- An Eastern teacher was beaten and stabbed to death on Good Friday.
- According to a community activist, the attack happened after the teacher refused to let his girlfriend and her sister prepare meat he had bought for the Easter weekend at their house.
- The sisters have been arrested.
An Eastern Cape teacher was killed during an argument over Easter food preparation on Good Friday, allegedly by his girlfriend and her sister.
The incident happened in the tiny agricultural town of Kumga in the Great Kei Municipality - about 76 kilometres outside East London.
Although the teacher, Lizo Khwatshube, is from East London, the attack happened at a house he rented in Kumga, where he teaches technology and natural science at a local school.
Eastern Cape police spokesperson Captain Khaya Tonjeni confirmed that the sisters had been arrested and charged with murder.
He added that the sisters, aged 49 and 57, appeared in court on Tuesday for the murder.
According to community activist and neighbour, Lydo Mngeni, the attack happened when the sisters insisted that bulk pieces of meat Khwatshube had bought for the long Easter weekend should be prepared at their family home.
Khwatshube, however, insisted that the meat should be prepared at his house, Mngeni said.
An argument ensued during which the sisters allegedly used anything they could find, including a pair of scissors, to punch and stab Khwatshube.
Tonjeni said Kwatshube was rushed to hospital but didn't survive, Tonjeni said.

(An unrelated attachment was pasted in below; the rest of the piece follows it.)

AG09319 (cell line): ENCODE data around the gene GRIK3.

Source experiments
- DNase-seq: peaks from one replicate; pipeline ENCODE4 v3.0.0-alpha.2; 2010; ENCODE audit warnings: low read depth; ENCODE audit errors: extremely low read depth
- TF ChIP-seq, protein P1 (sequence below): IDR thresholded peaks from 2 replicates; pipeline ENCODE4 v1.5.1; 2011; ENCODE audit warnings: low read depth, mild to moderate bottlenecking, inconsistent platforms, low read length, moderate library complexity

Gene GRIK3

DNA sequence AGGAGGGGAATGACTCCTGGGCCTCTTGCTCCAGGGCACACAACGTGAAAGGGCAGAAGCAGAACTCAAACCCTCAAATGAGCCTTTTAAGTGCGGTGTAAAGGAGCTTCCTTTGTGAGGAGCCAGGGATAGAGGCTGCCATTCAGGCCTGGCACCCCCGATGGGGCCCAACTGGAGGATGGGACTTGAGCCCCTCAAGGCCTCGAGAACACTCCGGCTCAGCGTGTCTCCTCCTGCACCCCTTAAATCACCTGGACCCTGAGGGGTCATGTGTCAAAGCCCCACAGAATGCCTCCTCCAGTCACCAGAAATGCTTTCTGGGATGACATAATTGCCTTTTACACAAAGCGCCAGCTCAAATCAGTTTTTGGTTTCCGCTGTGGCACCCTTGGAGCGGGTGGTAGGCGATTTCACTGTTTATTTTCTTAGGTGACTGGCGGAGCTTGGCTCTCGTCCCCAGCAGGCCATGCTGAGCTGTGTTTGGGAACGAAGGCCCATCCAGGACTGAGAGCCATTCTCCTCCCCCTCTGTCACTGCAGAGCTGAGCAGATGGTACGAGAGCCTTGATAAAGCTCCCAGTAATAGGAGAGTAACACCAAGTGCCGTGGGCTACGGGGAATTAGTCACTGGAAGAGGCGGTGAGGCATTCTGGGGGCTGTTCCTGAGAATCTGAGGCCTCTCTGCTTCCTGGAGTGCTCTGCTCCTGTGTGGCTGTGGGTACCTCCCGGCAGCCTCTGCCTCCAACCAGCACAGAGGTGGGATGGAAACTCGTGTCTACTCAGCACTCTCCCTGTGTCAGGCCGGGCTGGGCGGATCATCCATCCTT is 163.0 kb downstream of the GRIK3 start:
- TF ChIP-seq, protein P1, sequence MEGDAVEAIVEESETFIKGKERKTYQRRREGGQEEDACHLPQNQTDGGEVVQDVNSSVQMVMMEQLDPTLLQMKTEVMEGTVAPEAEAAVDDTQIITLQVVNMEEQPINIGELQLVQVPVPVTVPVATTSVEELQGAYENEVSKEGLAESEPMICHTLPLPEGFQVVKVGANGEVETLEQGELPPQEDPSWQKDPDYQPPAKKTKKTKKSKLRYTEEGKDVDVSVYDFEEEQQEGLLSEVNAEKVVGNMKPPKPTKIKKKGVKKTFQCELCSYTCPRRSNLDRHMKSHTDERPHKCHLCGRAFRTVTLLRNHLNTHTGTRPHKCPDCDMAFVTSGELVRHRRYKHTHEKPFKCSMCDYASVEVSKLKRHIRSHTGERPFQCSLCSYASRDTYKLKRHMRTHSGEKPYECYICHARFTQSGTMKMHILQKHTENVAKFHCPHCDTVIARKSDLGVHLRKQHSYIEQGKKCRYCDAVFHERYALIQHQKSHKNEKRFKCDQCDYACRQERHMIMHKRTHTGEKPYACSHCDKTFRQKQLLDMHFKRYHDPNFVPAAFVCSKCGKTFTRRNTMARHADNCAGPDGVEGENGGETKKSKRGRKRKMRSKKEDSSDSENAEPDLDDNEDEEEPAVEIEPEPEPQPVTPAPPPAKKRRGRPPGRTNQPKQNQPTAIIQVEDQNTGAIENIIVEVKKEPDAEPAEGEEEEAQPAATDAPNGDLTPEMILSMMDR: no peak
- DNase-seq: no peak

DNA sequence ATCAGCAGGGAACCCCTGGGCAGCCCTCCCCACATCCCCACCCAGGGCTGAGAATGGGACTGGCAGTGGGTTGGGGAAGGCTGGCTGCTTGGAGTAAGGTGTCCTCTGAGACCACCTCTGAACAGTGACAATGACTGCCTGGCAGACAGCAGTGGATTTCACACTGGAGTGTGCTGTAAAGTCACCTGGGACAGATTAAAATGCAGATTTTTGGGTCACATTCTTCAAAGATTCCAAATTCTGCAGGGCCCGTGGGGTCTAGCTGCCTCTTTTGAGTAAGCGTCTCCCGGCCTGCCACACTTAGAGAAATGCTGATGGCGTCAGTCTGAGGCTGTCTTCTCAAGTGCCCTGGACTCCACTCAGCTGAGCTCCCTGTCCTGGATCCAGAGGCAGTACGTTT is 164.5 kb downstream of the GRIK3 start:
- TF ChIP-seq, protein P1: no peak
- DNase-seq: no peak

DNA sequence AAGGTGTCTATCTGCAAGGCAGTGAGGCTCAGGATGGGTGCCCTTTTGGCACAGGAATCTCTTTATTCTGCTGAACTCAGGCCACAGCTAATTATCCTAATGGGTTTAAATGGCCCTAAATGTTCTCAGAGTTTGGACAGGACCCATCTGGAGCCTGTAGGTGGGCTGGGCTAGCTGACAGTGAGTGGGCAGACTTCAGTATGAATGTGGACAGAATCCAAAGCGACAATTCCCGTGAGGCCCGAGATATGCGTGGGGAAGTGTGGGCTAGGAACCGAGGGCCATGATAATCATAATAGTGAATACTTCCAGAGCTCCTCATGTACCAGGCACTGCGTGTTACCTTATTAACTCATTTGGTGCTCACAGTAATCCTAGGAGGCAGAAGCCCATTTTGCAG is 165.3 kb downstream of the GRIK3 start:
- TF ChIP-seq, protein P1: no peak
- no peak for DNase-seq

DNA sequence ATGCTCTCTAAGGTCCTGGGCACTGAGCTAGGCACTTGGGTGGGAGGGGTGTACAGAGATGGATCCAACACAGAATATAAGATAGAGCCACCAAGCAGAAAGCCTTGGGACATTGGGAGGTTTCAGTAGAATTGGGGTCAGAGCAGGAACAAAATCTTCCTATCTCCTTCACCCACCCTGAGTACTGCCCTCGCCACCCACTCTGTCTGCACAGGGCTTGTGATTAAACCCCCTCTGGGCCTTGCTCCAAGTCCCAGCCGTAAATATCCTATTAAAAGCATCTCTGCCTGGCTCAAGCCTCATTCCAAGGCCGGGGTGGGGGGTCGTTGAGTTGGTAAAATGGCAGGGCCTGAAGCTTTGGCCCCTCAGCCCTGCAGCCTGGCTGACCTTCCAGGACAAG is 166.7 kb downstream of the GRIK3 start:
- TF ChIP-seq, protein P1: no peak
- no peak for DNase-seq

According to Khwatshube's family, the women gouged out his eyes.
Khwatshube's distraught sister, Noluthando Dikgole, said she didn't understand what type of person would gouge out the eyes of another human being.
"I am disgruntled. I am pissed off. I am angry. I can't make sense [of this], that a person can be so demonic enough to pluck out my brother's eyes. I feel empty," Dikgole said.
Dikgole added that she was told that her brother's girlfriend fled the crime scene after angry community members descended on her and her sister.
"Members of the community and neighbours were fed up because she was abusing my brother for a long time. They had to witness the gender-based violence for a long time. When they saw what she did, they punished them but were saved by police," said Dikgole.
Dikgole added that her brother's girlfriend, who now stands accused of his murder, was a toxic person, even towards the entire Khwatshube family.
She claimed that the girlfriend blamed her and her mother for Khwatshube's lack of interest in marrying her. She claimed the girlfriend would call and shout: 'Heyi wena njakazi ndini, nindinxibisa nini?' (When are you planning to enrobe me) You think you are better because you stay in a suburb in East London." In Xhosa culture, newly wedded brides are enrobed in uniquely-designed attire to distinguish them from unmarried women.
Neither Tonjeni, nor National Prosecuting Authority spokesperson Anelisa Ngcakani could reveal what transpired in court. Ngcakani's response will be added once received.
But Mngeni said the women were out on the street again
"This happened on the day of the crucifixion of Jesus Christ. They crucified the teacher for his meat. It's a shocking incident. The crime has been committed by the same women we are told to protect. We have lost a community builder. This man was a breadwinner for them. As the community, we are shocked," Mngeni added.